Since the alteration of KIAA0101 expression reported so far was based on mRNA transcription, we studied the KIAA0101 protein expression level in human HCC as compared with the matched non-cancerous liver tissues by using an antibody prepared in our laboratory, and further investigated its subcellular localization in HCC cells and its biological effect on HCC growth and cell cycle.

We found that KIAA0101 was remarkably down-regulated at protein level in HCC, and it was capable of inhibiting cell growth and blocking the transition from G1 to S phase in cell cycle.


Tissue samples and tissue array

The human liver cancer samples and matched adjacent liver tissues were collected from the First Affiliated Hospital of Zhejiang University (Hangzhou, PR China). The HCC cell lines were provided by our lab and cultured in standard conditions (10% fetal bovine serum, 5% CO2). Tissue array was prepared by our lab including 161 pairs of liver cancerous tissues and adjacent non-cancerous tissues, 13 liver cirrhosis tissues and 10 normal livers. All samples of collection were under consensus agreements, and were approved by the Ethical Review Committee of the World Health Organization Collaborating Center for research in Human Production.

Antibody preparation

KIAA0101 coding sequence was subcloned into the pEGFP plasmid and pET-32a prokaryotic expression vector (His tag) separately and sequenced for confirmation. The primers for pEGFP vector are 5-ggagatctaacatggtgcggactaaag-3 and 5-gggtcgaccattctttttcatcatttg-3; the primers for pET-32a are 5-ggggatccgcaacatggtg cggactaaag-3 and 5-ggctcgagttctttttcatcatttg-3. The sequence underlined is restriction site for subcloning. Then the pET-32a+0101 recombinant expression plasmid was transformed into competent BL21 cells. Following induction of BL21 cells with 0.4 mM IPTG at 37°C for 4 hours, then the whole cells were lysised by the suspersonic equipment. The supernatant including the cell whole proteins were flowed through the Ni-coated column and the His-KIAA0101 fusion proteins were bound. After three times wash of the column, the His-KIAA0101 fusion protein was obtained by the elution buffer and was used for rabbit polyclonal antibody production according to the standard procedure.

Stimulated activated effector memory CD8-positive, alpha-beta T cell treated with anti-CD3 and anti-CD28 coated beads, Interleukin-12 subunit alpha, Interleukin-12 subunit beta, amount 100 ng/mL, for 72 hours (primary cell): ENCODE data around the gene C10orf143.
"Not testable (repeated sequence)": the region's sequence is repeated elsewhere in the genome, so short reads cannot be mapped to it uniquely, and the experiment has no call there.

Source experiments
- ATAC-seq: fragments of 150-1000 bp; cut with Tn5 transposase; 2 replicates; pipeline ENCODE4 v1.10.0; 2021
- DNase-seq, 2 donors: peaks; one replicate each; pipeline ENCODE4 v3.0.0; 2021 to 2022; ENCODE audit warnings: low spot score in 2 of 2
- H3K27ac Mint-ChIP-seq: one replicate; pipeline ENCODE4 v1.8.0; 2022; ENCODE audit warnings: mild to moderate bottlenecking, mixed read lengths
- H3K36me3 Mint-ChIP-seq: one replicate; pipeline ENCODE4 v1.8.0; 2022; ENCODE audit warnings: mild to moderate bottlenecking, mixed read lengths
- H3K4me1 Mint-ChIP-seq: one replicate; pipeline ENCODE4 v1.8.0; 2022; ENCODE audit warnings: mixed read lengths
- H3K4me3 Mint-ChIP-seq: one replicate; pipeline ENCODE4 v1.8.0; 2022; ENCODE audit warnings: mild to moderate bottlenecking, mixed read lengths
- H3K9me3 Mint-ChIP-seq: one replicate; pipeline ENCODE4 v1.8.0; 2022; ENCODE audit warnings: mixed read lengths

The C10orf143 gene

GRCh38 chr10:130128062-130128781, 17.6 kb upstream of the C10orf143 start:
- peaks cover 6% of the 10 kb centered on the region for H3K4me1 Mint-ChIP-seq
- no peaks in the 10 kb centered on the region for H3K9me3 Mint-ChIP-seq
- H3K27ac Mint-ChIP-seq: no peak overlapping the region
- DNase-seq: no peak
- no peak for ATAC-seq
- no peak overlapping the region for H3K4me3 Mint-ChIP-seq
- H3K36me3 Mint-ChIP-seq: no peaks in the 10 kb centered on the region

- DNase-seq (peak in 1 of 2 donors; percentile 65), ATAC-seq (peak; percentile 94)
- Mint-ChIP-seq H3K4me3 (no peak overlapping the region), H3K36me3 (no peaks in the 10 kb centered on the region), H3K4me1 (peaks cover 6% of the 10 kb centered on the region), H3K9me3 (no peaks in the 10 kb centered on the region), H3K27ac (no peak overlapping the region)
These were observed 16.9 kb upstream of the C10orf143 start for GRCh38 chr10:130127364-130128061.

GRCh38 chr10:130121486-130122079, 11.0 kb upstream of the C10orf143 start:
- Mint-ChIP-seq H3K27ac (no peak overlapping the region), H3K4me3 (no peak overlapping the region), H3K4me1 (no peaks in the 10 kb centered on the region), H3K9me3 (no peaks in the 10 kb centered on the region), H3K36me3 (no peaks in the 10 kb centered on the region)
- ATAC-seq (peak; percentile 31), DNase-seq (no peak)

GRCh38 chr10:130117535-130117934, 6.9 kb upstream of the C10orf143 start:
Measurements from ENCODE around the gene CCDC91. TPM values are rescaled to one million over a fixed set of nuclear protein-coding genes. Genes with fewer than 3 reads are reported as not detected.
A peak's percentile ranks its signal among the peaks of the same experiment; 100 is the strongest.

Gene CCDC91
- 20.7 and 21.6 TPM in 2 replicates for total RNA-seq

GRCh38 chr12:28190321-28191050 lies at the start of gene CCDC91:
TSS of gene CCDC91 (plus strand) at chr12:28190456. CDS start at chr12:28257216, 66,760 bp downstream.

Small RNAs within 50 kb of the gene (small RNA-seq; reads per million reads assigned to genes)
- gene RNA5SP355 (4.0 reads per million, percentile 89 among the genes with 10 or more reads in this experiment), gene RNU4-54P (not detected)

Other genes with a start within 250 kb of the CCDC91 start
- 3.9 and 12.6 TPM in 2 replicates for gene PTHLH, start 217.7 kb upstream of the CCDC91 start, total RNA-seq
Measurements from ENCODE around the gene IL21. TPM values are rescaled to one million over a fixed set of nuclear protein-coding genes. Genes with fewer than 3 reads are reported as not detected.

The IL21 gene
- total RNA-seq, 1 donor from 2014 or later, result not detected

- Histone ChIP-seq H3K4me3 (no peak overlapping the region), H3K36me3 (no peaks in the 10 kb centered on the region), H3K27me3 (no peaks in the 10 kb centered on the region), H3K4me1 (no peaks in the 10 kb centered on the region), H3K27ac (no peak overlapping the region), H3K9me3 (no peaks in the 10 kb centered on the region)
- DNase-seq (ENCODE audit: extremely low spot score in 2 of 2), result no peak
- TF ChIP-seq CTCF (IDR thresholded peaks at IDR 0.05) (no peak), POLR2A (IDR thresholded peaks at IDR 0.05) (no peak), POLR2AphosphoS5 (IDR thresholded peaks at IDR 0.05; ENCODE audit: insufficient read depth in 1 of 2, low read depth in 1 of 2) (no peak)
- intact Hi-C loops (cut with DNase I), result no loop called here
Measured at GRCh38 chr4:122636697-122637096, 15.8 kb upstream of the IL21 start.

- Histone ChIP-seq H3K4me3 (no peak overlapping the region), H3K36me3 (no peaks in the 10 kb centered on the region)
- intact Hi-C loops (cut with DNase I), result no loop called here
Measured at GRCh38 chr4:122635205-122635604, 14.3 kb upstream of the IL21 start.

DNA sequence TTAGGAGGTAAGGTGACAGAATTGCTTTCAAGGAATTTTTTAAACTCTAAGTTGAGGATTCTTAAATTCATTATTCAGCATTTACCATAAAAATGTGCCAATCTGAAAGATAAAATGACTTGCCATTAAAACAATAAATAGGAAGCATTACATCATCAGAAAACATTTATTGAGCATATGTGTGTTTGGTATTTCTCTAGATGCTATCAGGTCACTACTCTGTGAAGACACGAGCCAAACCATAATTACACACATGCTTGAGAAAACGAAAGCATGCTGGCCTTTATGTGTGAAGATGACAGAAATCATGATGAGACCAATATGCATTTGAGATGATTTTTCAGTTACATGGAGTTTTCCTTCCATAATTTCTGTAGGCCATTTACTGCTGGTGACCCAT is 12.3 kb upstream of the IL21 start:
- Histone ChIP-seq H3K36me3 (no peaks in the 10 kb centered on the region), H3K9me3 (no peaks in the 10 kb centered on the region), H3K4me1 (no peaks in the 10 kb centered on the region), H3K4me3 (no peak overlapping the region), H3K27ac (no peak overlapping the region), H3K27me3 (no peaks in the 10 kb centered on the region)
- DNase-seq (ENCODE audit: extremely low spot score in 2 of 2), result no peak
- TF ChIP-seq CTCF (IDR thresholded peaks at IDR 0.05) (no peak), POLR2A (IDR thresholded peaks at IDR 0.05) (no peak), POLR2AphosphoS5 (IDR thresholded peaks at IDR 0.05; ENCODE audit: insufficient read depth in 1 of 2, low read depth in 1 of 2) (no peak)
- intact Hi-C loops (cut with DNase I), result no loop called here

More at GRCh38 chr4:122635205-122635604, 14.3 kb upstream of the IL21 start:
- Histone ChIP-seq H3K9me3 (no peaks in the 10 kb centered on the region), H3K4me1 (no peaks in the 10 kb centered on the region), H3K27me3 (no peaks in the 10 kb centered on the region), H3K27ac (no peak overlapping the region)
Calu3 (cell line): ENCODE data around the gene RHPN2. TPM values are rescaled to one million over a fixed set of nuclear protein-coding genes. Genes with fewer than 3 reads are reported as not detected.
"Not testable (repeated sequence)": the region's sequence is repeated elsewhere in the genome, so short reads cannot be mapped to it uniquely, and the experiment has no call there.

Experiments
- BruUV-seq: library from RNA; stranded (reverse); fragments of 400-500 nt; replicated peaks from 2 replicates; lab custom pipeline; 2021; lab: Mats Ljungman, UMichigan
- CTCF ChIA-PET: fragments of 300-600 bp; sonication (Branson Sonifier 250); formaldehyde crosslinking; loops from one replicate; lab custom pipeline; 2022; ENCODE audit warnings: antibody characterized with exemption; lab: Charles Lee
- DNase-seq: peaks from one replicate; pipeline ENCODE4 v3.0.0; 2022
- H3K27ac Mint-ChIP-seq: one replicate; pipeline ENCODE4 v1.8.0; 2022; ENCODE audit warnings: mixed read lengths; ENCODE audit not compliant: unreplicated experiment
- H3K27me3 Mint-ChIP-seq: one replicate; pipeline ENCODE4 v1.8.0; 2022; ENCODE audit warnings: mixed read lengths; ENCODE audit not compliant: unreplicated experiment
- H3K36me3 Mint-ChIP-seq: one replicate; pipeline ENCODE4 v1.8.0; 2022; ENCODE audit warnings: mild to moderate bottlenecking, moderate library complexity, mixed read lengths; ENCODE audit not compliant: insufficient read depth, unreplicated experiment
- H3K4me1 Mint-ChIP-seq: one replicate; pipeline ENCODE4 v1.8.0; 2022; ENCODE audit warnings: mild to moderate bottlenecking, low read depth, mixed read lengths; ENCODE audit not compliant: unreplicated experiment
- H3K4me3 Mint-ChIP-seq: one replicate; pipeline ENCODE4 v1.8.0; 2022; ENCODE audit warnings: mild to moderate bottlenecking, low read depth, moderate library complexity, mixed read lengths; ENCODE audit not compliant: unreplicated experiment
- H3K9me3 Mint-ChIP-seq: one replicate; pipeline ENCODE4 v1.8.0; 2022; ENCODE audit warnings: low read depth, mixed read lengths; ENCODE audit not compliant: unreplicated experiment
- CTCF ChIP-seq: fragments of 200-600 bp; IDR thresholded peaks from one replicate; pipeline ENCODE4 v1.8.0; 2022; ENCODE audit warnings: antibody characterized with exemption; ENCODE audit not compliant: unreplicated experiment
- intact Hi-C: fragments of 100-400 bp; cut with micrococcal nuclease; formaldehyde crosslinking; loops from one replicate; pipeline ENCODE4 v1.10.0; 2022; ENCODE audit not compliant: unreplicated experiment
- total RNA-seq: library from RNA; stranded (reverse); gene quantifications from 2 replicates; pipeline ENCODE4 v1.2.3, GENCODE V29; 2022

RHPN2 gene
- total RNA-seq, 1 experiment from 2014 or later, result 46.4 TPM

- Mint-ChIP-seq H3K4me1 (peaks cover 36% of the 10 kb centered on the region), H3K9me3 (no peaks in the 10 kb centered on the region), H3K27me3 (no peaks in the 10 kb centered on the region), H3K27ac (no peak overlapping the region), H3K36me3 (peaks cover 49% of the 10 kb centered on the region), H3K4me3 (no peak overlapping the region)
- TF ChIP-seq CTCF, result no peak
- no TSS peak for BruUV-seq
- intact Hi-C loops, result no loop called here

Western blotting

The liver tumor and non-tumor samples were lysised in T-PER tissue protein extraction reagent (PIERCE) containing proteinase inhibitor cocktail (Roche) in 4°C for 30 minutes. The debris was discarded and the supernatant including whole proteins were quantified by BCA kit (PIERCE) and subjected to 15% SDS-PAGE (40 ug). Next the proteins were transferred onto a nitrocellulose membrane (Schleicher & Schuell BioScience) and this membrane was blocked by the 5% milk dissolved in PBST for an hour. After incubation with the fist antibody and second antibody sequencely, detection was performed by using an ECL system (PIERCE). The rabbit anti-KIAA0101 antibody was used (1:1000) and GFP antibody (1:1000). Anti-β-actin antibody (1:10000, Sigma) was used as internal control.